It says something about the extent to which the Dublin footballers have loomed over the football landscape that when talk about revamped championship formats begins, it quickly evolves into how any changes may or may not suit the history-making Dubs. But then market leaders have a way of dominating the landscape in such ways.
The point has been well-made this week. Whenever the action does resume, circumstances will mean that Dessie Farrell will be the least-prepared manager of a team defending an All-Ireland title in the history of the game.
And even before the Covid-19 pandemic, Farrell was behind the curve. Relatively speaking, he was appointed late in the day after Jim Gavin's resignation. And he was stepping into what is at once the most appealing and the most difficult job in football where he had the best set of players in the country to work with but also one where only winning an All-Ireland for a sixth successive time could be deemed a success.
And even then, with a team holiday and a host of front-line players late coming back, Farrell only gathered the bones of his squad together a handful of times before the league opener against Kerry.
In their five league games, Dublin's form has swung back and forth. Their appetite for the fight remains as strong as ever, as witnessed by their comebacks against Donegal, Monaghan and Kerry, but Farrell left no one in any doubt about what he wanted from his spring.
"The league for us is about looking at new players," he said after the Donegal game.
Even in his limited window, Farrell has certainly done that. The net has been cast far and wide.
There has been the expected promotion of some of the players he's worked with as part of his successful underage sides but there have also been less obvious decisions.
Kilmacud Crokes' Craig Dias won an All-Ireland with Dublin in 2011 under Pat Gilroy but has been out of the reckoning for the best part of a decade. Still, Farrell saw enough in him and handed him a start against Donegal.
In all, the 1995 All-Ireland winner has handed playing minutes to 30 players over the course of his five games with Jack McCaffrey making his seasonal reappearance in the defeat to Tyrone and young defender Eoin O'Brien also making his bow in that game.
When you consider that he was scheduled to have at least two more games and still had to welcome back regulars such as Michael Darragh Macauley, Jonny Cooper, Cian O'Sullivan, Con O'Callaghan and Stephen Cluxton, then it wasn't hard to imagine Farrell fielding close to 40 players in his league campaign before settling on his championship panel and strongest side.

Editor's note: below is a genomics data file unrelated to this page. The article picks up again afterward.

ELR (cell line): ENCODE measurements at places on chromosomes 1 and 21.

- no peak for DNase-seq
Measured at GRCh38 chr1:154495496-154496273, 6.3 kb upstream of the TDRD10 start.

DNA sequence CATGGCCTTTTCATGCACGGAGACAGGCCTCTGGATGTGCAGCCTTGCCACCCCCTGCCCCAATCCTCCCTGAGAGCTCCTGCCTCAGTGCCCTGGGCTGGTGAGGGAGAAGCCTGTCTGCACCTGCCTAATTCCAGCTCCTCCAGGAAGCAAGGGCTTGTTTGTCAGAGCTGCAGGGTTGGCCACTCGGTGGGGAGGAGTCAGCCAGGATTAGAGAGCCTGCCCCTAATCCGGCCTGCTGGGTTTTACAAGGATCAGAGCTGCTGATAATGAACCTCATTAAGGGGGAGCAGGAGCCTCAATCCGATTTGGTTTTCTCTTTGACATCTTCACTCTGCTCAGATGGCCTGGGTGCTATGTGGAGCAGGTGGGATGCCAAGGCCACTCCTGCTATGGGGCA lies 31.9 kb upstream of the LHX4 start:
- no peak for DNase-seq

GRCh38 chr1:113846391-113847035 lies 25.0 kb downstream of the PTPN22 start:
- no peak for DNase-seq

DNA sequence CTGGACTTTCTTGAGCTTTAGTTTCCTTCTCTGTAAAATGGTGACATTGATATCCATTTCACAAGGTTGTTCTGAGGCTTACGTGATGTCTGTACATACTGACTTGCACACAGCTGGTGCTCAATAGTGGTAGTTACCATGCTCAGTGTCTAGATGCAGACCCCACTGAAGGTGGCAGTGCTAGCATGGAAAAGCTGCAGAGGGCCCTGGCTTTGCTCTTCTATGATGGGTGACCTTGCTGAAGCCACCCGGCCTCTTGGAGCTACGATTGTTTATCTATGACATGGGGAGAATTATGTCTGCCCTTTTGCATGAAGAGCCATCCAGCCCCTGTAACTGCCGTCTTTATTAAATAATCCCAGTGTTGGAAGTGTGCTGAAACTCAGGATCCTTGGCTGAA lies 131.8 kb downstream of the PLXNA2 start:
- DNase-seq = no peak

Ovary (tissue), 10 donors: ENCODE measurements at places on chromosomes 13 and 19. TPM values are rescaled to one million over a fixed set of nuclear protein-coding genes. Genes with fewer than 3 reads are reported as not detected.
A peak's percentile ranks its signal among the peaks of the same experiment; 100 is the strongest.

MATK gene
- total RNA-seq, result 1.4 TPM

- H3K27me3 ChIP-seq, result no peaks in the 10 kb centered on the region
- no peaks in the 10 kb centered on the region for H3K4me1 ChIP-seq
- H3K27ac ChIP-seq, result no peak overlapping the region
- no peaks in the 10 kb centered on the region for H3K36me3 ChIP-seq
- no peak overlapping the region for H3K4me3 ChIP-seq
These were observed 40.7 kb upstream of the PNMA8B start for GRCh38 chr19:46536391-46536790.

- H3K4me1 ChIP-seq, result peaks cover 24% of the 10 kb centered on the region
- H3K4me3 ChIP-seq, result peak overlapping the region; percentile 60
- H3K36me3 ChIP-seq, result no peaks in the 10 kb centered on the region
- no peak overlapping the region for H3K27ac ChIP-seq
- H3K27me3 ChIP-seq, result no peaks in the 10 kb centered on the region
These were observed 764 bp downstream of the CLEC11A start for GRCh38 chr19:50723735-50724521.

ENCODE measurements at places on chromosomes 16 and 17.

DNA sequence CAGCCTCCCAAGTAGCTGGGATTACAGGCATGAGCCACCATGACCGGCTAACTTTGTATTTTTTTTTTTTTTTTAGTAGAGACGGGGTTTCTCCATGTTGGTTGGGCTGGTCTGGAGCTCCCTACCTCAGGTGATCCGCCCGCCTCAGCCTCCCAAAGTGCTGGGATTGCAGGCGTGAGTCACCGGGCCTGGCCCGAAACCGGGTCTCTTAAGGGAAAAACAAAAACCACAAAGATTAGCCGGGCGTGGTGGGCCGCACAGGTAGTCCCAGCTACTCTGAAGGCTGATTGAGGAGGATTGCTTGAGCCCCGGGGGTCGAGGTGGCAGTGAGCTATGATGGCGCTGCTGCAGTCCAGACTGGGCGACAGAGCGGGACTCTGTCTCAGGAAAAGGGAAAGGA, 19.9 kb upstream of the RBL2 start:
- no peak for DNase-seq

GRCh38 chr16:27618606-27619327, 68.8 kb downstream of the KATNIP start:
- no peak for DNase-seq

But that opportunity is gone now. No one expects the league to be finished and whatever form the championship takes it's expected to be run off on a tighter schedule.
In previous seasons, Dublin were so far ahead of their Leinster rivals that they could effectively use the provincial championship to gear up for the more serious stuff down the line.
The Dublin who stretched their legs in the province for the first time every year were a much different proposition to the side that rolled into the Super 8s, or even the All-Ireland semi-final stage.
A new format and a more difficult assignment early in the season could mean they will need to be further ahead of where they are accustomed to being early in the season.
However, Dublin have proven time and again that they can win games any way they need to. They can be win shoot-outs and they can shut up shop.
They can be as cynical as anyone to close out games. They can be brought to the wire and find a way back.
They can play keep-ball better than anyone to kill the clock and, as witnessed in last year's drawn final, they can even find a way to survive with 14 men.
The completion of the five-in-a-row and the departure of Gavin will likely hasten a changing of the guard but there was always a gradual change within the squad anyway.
Over the course of the five-in-a-row run, totems like Paul Flynn and Bernard Brogan were no longer central to the cause but the baton was picked up by Brian Fenton, McCaffrey and others.
It's also worth remembering that when it came to it, Dublin were handsome six-point winners of the All-Ireland final last year and were by some distance the best team in the country the year before.
And of the 21 players they used in last year's decider, all of them are back for another shot in 2020.
Dublin have always been able to adapt and overcome, to evolve on the hoof.
To suggest something as simple as a change in format of the championship might throw them ignores the evidence of the last five seasons.
They can play it every way and there's no reason to believe 2020 will be any different.